FIFA Congress asked to be 'on right side of history'
27 May 2015
Zurich commuters were amazed and delighted this morning when handed a complimentary ‘newspaper’ full of good news related to the world governing body of football, FIFA, which is having its annual Congress in the city this week.
The spoof newspaper, using the masthead of the now defunct International Herald Tribune, contained the type of headlines and news that football fans have long been hoping for - and comes on top of real news from the 'New York Times' this morning about the arrest of FIFA officials.
The newspaper was also hand-delivered to the 209 Presidents of football associations and the members of the FIFA Executive Committee who are in Zurich.
“Today we’re showing FIFA Congress and sponsors the type of headlines football fans would like to see,” explained Jaimie Fuller, the publisher of the parody publication and Chairman of Swiss-based global sportswear company, SKINS, who is FIFA’s first Official Non-Sponsor.
Fuller is also a leading figure with #NewFIFANow, the FIFA pressure group that was established in January advocating for major change in FIFA.
“Whether it be a re-run of the 2018/2022 decision, or FIFA sponsors doing something positive about reform, or Sepp Blatter himself introducing sweeping reforms, this newspaper has the type of good news that fans want.”
“We’ve also included some fun items such as advertisements for watches, handbags, pearls and tickets for Russia 2018,” Mr Fuller said.
Other items include a fantasy interview with disgraced FIFA official, Jack Warner, on his ‘tsunami’ of allegations against FIFA; a travel feature with Michael J Garcia, the former Ethics Committee chief who travelled the world and found nothing wrong with the bidding process; hot property deals in the likes of Qatar, Cyprus, Trinidad and Russia; and an ‘agony aunt’ column of a FIFA consultant.
But as much as the newspaper is a spoof, it also has a serious message to Congress and to sponsors, Fuller says
The editorial notes that: ‘We love football, but we abhor, and are embarrassed by, FIFA.’
It states: ‘If FIFA Congress or FIFA’s partners and sponsors are not willing or able to take a stand, they will one day find themselves condemned: for inaction when they could have taken action; for being feeble when they could have shown some leadership; for remaining silent instead of speaking-up.’
The editorial goes on to ask the 209 members of the FIFA Congress who are in Zurich for the meeting and Presidential vote on Friday to ‘be on the right side of history’ and to show people that they love the game more than they love their role in it.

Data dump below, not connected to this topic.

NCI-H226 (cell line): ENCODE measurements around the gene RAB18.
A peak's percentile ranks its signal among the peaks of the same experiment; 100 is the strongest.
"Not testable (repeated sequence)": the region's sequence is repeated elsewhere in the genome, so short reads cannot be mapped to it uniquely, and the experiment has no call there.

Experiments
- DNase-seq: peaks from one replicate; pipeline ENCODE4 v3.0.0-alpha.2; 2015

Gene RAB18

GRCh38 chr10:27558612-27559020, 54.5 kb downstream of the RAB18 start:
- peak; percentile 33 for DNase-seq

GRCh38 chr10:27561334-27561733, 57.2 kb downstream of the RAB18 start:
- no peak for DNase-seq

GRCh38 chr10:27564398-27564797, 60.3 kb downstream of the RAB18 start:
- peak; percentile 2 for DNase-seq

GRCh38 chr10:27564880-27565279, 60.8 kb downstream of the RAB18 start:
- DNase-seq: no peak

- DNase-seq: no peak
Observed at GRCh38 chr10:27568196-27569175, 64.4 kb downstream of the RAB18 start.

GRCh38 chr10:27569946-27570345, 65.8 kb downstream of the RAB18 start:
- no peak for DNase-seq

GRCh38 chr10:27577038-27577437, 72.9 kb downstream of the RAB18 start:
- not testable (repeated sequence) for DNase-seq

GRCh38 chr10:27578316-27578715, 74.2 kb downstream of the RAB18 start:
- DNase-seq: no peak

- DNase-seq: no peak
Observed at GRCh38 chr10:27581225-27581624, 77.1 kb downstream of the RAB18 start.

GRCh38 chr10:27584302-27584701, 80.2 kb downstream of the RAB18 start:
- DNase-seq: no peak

Fuller said this was even more pertinent with the news today that ten FIFA officials had been arrested in Zurich.
“This game has been the subject of serial allegations of corruption and poor management for decades.
“Now is the time for the sponsors to demand an independent FIFA Reform Commission to develop and implement new statutes and policies, and a new committee system and electoral process.”
Fuller said this is the key reform mechanism advocated by #NewFIFANow.
“People want change. An independent FIFA Reform Commission is the only way in which FIFA can bring back some confidence and trust into the administration of the game."
The message to sponsors echoes that of the joint campaign launched by Fuller, #NewFIFANow, the International Trade Union Congress and Playfair Qatar last week.
Fans were encouraged to write to FIFA’s eight major sponsors about the ‘hypocrisy’ of the sponsors’ corporate and workforce values and their funding of FIFA, which takes a non-interventionist approach to issues such as migrant workers’ rights and the kafala system in Qatar.
“FIFA is in crisis, said ITUC General Secretary, Sharan Burrow.
“Today's arrest of officials for alleged corruption means any election for President will be a farce.
“Sepp Blatter must stand down and the Swiss authorities should put FIFA under judicial oversight.
“It's time to put integrity back into the great game of football. Workers building World Cup infrastructure in Russia and Qatar and FIFA sponsors deserve nothing less.”
The idea for the parody paper was inspired by ‘The Yes Men’, a Canadian comedy duo, who pulled a similar stunt after President Barack Obama was elected using The New York Times.
Fuller said the paper’s writers came from three continents and eight countries and included British journalist and writer, Andrew Jennings and former FIFA staffer and cartoonist, Ole Andersen. It was put together in Australia.
The pretend International Herald Tribune is available online for fans to enjoy in English, French, German and Spanish at www.newfifanow.org or www.officialnonsponsor.com.